The transposition of international regulations (which in some ways are ill-suited to the reality of Middle Eastern economies) that has occurred over the past decade is no longer a sine qua non condition to protect the reputational capital of Arab banks. Local regulations and their implementation will be needed to address the ownership structures and specific economic risks in the region. The practises of the bygone era where banks were exempted from governance standards that were applicable to other listed companies will need to be reconsidered as well as regulations for listed companies and banks streamlined.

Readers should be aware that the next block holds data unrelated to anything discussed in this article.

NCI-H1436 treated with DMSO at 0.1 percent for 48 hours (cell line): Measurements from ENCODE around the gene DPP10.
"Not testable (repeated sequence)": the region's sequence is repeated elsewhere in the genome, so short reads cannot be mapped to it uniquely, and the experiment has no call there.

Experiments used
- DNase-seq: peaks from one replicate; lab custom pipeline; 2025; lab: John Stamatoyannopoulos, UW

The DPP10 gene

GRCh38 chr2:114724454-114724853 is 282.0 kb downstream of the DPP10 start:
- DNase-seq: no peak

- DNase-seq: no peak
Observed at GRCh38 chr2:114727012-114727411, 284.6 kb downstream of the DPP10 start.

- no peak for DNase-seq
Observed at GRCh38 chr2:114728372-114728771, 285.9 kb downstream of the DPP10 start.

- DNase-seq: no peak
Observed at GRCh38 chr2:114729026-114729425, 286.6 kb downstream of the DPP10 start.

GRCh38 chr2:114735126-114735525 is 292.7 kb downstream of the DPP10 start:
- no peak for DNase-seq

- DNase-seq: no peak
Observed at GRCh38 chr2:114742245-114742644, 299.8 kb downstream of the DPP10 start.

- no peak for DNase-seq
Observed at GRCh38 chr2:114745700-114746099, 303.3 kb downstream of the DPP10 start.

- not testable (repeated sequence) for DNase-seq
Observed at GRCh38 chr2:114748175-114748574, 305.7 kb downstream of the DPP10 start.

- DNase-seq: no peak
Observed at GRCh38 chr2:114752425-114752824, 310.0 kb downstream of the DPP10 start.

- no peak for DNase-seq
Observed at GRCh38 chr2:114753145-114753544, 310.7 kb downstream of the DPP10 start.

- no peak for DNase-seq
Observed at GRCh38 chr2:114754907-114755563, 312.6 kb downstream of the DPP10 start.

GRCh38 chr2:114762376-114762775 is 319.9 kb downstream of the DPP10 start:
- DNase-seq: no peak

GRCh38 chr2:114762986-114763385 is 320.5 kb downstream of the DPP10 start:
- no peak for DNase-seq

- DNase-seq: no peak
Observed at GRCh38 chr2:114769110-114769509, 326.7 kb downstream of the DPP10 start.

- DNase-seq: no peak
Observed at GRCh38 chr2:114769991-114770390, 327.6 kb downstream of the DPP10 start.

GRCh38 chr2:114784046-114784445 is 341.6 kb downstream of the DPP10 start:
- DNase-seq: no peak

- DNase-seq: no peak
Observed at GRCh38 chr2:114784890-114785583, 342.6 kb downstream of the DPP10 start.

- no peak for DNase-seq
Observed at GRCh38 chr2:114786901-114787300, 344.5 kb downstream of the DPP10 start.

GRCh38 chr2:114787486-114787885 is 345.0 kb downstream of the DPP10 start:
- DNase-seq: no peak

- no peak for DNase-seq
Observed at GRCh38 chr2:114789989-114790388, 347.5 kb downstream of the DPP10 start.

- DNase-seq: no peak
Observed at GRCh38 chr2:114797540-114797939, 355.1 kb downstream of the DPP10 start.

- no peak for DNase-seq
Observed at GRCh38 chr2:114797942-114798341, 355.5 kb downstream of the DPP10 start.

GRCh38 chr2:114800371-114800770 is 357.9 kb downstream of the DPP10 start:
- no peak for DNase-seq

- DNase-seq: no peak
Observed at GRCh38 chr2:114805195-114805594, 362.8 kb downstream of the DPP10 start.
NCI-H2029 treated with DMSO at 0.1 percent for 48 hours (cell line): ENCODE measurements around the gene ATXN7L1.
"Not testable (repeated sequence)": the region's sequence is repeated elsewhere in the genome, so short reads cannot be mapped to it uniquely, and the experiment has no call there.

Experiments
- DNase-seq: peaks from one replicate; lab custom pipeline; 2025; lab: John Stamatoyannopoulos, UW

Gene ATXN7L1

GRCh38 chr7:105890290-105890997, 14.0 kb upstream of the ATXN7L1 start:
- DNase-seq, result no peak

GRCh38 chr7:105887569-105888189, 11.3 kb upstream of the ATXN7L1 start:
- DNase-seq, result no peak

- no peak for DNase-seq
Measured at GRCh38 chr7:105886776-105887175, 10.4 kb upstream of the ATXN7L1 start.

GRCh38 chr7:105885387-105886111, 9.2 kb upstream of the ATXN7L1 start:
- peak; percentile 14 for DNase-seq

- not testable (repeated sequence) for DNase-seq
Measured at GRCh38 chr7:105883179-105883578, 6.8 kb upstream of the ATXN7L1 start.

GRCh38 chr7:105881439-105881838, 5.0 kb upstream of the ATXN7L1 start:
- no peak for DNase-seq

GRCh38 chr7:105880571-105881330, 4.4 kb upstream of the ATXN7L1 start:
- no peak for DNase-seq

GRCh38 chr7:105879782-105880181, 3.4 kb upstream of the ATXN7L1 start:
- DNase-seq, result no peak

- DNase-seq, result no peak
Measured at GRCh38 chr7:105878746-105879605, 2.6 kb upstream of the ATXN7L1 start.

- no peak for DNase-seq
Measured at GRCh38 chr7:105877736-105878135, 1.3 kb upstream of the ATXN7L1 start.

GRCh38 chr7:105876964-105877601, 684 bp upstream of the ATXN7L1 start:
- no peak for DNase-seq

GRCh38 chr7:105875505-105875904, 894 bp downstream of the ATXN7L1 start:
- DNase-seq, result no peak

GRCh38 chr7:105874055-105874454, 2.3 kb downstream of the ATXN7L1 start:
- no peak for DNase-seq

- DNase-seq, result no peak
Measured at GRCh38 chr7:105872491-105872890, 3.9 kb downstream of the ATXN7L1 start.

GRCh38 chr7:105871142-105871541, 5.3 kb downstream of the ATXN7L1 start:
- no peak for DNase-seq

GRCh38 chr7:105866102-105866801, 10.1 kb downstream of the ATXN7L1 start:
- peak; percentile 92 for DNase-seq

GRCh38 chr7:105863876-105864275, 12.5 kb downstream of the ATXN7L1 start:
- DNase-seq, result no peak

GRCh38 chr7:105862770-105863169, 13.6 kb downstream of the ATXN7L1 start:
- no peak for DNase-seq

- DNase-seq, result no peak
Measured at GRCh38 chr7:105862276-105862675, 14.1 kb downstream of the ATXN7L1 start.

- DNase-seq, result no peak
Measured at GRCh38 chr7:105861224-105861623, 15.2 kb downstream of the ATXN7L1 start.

Regulators will also need to critically re-assess the supervisory approaches such that governance is explicitly considered as part of the prudential supervisory framework as opposed to a separate pillar of oversight. In doing so, they will need to integrate the concerns that arise in the case of family and state-controlled banks, while aiming to ensure that all banks—irrespective of their ownership—compete on a level playing field. In the coming years, bank regulators in the Middle East will need a stethoscope to diagnose the ability of institutions to withstand the macro-economic and political risks, by identifying and focusing on systemically important banks, while at the same time assuring the viability of smaller banks. They also need a telescope to foresee and integrate in their regulatory frameworks looming industry risks to ensure that boards and C-suites are positioned to withstand broader shifts in the industry that may render the traditional banking industry obsolete in the coming years.